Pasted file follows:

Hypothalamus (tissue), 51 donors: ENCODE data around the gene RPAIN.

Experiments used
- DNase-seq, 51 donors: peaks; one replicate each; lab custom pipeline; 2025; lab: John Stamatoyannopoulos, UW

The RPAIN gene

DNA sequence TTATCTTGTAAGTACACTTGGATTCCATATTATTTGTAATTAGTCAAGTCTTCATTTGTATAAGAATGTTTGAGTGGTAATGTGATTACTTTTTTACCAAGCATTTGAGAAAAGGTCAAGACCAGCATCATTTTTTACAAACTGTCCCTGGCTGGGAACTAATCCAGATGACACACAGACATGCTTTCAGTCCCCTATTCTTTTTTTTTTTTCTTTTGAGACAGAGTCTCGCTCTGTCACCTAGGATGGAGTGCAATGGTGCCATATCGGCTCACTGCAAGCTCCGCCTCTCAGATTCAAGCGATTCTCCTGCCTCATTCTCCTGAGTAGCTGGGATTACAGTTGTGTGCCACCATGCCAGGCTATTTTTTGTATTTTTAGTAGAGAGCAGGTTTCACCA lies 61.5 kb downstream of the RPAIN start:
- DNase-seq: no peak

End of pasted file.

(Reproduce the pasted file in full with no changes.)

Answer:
Hypothalamus (tissue), 51 donors: ENCODE data around the gene RPAIN.

Experiments used
- DNase-seq, 51 donors: peaks; one replicate each; lab custom pipeline; 2025; lab: John Stamatoyannopoulos, UW

The RPAIN gene

DNA sequence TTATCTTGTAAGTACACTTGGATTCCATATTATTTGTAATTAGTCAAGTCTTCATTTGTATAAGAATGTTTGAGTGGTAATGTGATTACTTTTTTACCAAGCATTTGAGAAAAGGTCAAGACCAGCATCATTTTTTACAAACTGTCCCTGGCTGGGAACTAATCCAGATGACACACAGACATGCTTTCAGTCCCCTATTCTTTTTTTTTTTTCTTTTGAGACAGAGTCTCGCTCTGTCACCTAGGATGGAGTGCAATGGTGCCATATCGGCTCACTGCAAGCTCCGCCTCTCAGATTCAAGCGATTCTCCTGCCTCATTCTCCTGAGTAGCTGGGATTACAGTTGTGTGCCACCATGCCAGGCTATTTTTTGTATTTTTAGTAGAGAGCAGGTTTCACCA lies 61.5 kb downstream of the RPAIN start:
- DNase-seq: no peak